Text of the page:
It is hot and dry this summer in Georgia. This could potentially create a shortage of natural food sources for wildlife, including black bears. Why is this an issue? Because this could urge bears to seek out food in all the wrong places, including your back porch.
“It is critical in public recreation areas, camping areas, and at homes to minimize the availability of human-provided foods,” explains Adam Hammond, wildlife biologist with the Georgia Department of Natural Resources’ Wildlife Resources Division. “Feeding bears, whether intentional or not, creates habituated bears and when a bear learns that it can get a ‘free meal’ from garbage, it’s going to return again and again until eventually it loses its natural fear of humans, which can lead to potential conflict issues.”
Homeowners and business owners can help reduce human-bear issues by taking these important steps:
- Convert to bear-proof garbage containers, or secure garbage inside a garage or other enclosed area.
- Place garbage cans at the curb on the day of pick-up rather than the night before. If there is no curbside pick-up in the area, take garbage to the nearest disposal site as soon as possible.
- In some cases, installing an electric fence around garbage storage areas may be useful to prevent bears from accessing household garbage.
- Remove food scraps from grills and fire pits daily.
- Rinse food cans and wrappers before disposal. Keep garbage cans clean and periodically deodorize them.
- Concerning dumpsters, install bear-proof trash bins, attach reinforcing lids or install latch mechanisms.
Campers and those in recreation areas should note these additional tips:
- When camping, proper food storage means leaving no food, drinks, coolers or garbage in the open. Even non-food items with strong odors, such as toothpaste, deodorant and soap, should be secured.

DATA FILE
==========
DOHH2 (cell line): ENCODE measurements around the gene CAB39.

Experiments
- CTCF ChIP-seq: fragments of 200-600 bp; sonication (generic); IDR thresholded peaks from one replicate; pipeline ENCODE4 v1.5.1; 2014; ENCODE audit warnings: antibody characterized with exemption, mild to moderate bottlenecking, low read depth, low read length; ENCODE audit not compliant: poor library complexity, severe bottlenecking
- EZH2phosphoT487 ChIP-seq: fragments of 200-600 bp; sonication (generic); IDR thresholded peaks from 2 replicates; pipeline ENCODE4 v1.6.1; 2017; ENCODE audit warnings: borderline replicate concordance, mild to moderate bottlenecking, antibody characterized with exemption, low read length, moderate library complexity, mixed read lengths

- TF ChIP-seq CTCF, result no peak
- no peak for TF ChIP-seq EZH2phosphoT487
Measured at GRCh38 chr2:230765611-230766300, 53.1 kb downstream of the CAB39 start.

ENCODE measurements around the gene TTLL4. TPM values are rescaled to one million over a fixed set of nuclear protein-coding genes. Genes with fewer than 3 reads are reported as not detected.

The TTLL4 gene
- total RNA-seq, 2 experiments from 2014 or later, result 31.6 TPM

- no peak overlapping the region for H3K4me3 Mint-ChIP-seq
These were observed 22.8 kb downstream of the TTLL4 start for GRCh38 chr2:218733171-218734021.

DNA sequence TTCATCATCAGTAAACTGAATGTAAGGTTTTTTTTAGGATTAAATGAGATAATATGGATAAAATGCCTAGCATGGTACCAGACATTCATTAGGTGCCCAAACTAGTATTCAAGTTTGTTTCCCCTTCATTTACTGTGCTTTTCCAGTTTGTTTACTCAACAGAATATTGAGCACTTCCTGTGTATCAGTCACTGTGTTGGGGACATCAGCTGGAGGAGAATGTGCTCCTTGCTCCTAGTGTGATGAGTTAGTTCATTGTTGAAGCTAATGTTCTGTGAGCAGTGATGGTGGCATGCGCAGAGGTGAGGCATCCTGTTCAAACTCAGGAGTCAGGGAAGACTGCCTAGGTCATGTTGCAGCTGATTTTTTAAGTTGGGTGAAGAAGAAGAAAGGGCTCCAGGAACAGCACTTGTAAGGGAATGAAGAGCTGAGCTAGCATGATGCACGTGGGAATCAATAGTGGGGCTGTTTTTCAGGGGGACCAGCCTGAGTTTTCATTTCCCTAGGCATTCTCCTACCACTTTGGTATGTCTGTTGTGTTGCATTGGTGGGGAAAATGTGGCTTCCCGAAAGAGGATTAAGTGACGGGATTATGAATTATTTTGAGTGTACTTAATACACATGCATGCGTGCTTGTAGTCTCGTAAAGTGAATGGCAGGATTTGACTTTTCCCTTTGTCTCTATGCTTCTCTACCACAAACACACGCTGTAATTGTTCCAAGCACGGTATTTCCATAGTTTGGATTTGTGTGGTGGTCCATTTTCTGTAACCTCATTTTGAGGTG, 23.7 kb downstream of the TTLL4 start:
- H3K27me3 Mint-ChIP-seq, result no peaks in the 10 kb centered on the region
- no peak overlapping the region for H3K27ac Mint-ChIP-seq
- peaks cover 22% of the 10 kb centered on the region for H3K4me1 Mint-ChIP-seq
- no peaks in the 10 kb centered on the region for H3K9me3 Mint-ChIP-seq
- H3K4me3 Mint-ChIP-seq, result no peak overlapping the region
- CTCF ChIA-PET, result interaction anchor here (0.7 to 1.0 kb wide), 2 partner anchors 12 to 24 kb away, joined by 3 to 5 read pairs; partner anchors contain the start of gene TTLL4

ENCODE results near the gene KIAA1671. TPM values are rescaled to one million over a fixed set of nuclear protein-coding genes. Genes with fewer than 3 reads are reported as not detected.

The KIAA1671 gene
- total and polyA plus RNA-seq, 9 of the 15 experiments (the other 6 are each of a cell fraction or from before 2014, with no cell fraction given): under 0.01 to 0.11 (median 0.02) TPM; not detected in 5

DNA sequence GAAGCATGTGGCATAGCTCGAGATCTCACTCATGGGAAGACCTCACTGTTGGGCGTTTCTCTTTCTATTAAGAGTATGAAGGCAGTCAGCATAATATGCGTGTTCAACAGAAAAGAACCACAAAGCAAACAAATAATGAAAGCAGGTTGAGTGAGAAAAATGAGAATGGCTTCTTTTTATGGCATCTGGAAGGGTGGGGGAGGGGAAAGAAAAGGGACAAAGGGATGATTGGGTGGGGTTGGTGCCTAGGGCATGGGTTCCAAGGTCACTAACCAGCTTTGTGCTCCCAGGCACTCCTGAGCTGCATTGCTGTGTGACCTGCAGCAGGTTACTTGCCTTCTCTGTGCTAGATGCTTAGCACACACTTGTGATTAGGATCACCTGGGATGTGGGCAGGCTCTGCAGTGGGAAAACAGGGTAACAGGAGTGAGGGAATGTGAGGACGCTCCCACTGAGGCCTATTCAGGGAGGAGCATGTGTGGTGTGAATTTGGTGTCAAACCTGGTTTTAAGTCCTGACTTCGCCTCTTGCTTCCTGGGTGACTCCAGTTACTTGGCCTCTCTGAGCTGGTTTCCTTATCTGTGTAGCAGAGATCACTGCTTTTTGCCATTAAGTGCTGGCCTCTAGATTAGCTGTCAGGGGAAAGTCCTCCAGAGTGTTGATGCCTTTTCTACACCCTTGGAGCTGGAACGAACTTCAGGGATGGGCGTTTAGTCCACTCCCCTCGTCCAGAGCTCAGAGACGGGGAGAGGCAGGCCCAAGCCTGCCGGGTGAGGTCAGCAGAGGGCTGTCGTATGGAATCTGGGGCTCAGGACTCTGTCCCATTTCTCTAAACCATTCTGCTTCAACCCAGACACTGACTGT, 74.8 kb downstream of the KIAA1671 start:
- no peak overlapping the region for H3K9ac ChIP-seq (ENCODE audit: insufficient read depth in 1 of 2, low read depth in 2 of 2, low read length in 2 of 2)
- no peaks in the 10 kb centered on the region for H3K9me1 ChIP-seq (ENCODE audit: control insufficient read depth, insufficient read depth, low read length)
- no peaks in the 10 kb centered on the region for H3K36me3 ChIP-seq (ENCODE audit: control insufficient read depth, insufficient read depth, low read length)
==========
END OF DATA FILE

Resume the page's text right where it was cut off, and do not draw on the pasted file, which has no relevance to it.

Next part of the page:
- Keep all food and scented items secured inside a vehicle or cabin – not in a tent. When camping in the backcountry, place these items inside a knapsack and hoist it out of reach of bears and other wildlife – at least 10 feet off the ground and six feet from the tree trunk.
In Georgia, there are three population centers for black bears. These include the North Georgia mountains, the Ocmulgee River drainage system in central Georgia, and the Okefenokee Swamp in the southeastern part of the state. However, black bears can and do range over larger areas, especially in early spring and late summer when natural food sources are scarce. Young male bears also roam larger areas in an effort to establish their own territory.
The black bear is a symbol of Georgia’s natural diversity, the only bear found in the state and a high-priority species in the state’s Wildlife Action Plan, a comprehensive conservation strategy. Though now considered the most common bear in North America, the species was nearly eradicated from Georgia by the 1930s due to unregulated market hunting, poaching and large-scale habitat loss. Sound wildlife management practices have restored Georgia’s black bears to a thriving population estimated at 5,100 bears statewide.
For more information regarding black bears, visit www.georgiawildlife.com/BlackBearFacts, contact a Wildlife Resources Division Game Management office or call 770-918-6416. The public also can visit their local library to check out a copy of an informational DVD entitled, “Where Bears Belong: Black Bears in Georgia” or watch it at www.gadnr.edvid.org/ .